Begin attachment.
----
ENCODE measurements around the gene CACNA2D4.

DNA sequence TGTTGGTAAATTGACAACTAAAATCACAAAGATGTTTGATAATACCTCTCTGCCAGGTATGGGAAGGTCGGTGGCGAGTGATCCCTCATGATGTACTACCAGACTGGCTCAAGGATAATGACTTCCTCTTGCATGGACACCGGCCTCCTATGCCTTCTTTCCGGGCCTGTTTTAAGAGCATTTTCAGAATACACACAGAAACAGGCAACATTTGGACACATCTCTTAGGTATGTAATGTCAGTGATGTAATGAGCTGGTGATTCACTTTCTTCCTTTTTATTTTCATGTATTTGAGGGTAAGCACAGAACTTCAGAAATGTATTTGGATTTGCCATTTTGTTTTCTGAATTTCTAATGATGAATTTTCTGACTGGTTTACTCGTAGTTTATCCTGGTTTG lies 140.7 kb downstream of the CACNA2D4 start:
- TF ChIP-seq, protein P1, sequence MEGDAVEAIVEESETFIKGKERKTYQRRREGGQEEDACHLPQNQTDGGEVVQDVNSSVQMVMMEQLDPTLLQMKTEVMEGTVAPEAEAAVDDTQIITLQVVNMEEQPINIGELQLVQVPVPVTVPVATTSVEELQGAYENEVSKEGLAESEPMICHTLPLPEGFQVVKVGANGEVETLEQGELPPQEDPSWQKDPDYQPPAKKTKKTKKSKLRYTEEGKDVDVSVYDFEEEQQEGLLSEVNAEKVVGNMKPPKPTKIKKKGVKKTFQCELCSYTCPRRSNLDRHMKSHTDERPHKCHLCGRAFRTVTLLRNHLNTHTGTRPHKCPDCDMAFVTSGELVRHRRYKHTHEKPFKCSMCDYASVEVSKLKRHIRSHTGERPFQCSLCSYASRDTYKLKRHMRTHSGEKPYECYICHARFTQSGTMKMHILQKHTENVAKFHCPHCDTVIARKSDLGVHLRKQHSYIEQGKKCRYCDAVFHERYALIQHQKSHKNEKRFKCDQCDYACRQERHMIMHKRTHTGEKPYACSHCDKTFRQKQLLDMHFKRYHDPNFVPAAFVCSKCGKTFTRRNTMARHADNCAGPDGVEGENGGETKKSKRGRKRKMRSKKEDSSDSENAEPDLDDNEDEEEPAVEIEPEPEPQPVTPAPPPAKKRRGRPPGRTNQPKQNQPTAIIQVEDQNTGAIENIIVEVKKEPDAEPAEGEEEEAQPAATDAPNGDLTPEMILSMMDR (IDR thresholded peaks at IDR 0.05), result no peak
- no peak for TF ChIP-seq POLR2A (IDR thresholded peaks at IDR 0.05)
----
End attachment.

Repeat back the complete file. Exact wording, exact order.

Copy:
ENCODE measurements around the gene CACNA2D4.

DNA sequence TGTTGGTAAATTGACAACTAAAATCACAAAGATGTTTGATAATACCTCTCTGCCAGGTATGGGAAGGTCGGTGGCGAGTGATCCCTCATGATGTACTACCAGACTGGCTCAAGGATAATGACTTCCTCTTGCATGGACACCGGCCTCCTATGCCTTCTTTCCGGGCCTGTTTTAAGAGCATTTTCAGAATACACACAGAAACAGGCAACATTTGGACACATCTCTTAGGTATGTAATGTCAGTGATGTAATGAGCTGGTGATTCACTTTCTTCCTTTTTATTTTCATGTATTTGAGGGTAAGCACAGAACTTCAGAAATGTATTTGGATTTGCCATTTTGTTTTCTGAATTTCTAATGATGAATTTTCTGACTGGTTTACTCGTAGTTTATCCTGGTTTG lies 140.7 kb downstream of the CACNA2D4 start:
- TF ChIP-seq, protein P1, sequence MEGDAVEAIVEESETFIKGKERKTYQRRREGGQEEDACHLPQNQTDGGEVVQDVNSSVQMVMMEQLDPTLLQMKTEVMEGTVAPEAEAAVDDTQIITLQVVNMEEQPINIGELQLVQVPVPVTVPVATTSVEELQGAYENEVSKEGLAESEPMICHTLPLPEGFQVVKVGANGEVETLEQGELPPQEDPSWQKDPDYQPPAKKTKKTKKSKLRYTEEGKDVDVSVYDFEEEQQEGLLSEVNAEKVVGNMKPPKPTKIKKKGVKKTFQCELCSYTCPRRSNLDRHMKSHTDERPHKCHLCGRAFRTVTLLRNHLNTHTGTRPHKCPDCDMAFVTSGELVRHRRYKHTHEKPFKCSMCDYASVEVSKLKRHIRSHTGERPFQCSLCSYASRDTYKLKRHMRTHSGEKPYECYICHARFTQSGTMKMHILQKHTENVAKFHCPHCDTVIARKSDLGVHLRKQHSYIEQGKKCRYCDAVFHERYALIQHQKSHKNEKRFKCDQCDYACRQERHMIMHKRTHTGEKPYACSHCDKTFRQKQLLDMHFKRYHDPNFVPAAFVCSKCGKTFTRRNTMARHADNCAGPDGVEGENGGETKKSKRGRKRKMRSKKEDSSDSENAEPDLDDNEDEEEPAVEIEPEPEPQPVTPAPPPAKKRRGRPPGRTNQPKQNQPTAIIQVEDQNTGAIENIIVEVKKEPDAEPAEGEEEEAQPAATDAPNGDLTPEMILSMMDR (IDR thresholded peaks at IDR 0.05), result no peak
- no peak for TF ChIP-seq POLR2A (IDR thresholded peaks at IDR 0.05)